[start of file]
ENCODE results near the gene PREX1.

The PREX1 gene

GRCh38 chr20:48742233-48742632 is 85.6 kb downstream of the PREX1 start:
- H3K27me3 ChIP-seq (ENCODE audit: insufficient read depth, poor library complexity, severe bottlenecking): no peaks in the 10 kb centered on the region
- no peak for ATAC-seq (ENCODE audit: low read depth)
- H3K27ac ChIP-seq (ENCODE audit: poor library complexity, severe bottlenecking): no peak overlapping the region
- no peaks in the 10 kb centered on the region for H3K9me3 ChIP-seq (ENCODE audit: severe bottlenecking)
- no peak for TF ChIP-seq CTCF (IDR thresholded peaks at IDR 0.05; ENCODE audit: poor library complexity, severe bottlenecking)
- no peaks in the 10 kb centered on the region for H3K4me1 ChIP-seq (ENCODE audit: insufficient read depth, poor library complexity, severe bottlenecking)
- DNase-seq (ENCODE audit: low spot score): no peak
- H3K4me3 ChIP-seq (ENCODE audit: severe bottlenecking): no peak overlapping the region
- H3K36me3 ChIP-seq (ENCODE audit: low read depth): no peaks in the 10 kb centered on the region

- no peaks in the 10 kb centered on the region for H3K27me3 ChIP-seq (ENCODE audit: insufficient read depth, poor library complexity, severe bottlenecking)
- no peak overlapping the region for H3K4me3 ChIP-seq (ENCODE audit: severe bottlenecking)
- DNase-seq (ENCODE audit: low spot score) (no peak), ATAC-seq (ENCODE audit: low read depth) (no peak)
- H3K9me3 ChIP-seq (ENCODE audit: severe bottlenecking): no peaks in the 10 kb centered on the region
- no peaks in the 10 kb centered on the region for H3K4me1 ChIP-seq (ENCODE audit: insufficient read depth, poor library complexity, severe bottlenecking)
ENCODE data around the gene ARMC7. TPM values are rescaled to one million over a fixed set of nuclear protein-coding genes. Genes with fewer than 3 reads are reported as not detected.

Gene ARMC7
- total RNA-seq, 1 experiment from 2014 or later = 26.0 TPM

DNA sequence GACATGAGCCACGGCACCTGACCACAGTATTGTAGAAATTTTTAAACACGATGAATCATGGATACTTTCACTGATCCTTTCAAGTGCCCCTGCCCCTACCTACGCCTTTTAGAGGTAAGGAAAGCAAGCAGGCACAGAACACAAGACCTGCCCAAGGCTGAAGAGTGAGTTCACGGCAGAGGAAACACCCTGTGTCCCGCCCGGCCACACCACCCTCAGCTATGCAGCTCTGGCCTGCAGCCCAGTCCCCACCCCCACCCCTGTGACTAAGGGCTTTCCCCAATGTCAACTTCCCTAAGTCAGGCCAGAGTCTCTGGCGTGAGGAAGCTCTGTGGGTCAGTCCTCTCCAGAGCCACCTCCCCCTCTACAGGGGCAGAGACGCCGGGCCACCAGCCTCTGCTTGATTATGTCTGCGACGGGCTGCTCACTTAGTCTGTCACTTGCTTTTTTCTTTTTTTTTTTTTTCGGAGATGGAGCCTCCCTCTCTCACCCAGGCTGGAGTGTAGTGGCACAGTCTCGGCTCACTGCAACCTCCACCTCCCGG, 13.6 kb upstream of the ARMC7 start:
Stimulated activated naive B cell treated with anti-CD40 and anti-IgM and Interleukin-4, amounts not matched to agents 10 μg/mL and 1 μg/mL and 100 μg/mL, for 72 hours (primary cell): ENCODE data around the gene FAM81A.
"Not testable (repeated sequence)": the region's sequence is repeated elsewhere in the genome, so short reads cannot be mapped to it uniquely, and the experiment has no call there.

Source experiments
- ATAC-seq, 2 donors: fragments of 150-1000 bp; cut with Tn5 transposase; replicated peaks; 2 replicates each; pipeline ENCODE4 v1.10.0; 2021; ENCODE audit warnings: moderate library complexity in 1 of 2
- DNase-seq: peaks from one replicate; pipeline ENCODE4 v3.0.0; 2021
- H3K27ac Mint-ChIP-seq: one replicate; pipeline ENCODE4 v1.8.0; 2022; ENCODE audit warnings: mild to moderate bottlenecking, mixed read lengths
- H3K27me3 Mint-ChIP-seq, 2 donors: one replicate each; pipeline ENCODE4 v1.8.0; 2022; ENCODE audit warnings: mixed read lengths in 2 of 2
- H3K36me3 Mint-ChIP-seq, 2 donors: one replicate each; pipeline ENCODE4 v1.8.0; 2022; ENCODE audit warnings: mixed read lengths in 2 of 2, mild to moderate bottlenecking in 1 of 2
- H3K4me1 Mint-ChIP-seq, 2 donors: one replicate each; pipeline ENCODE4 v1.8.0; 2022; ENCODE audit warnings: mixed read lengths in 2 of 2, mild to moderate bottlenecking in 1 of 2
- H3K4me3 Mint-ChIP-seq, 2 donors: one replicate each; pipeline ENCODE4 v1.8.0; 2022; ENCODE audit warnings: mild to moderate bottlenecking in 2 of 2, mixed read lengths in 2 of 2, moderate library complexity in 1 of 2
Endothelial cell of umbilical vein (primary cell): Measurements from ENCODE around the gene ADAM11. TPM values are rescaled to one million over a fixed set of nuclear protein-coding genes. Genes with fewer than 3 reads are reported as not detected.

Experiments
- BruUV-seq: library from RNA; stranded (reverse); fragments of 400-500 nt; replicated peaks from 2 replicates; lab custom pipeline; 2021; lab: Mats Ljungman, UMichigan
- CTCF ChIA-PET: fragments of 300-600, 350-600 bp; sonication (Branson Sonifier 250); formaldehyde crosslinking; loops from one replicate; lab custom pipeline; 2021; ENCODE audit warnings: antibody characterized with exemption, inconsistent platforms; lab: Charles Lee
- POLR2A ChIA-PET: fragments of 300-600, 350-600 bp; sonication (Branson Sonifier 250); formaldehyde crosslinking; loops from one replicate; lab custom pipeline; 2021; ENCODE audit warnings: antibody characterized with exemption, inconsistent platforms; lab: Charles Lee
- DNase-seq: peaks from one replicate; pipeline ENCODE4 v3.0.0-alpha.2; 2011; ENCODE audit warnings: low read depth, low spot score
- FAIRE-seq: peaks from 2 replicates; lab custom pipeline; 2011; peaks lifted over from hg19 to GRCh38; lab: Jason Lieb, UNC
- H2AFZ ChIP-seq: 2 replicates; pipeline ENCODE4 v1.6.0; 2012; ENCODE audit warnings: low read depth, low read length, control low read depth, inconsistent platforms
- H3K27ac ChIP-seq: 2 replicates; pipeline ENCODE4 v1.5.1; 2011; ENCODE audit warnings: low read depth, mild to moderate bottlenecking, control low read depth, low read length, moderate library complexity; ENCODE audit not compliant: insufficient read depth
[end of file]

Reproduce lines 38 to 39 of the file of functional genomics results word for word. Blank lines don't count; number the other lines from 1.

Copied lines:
- FAIRE-seq: peaks from 2 replicates; lab custom pipeline; 2011; peaks lifted over from hg19 to GRCh38; lab: Jason Lieb, UNC
- H2AFZ ChIP-seq: 2 replicates; pipeline ENCODE4 v1.6.0; 2012; ENCODE audit warnings: low read depth, low read length, control low read depth, inconsistent platforms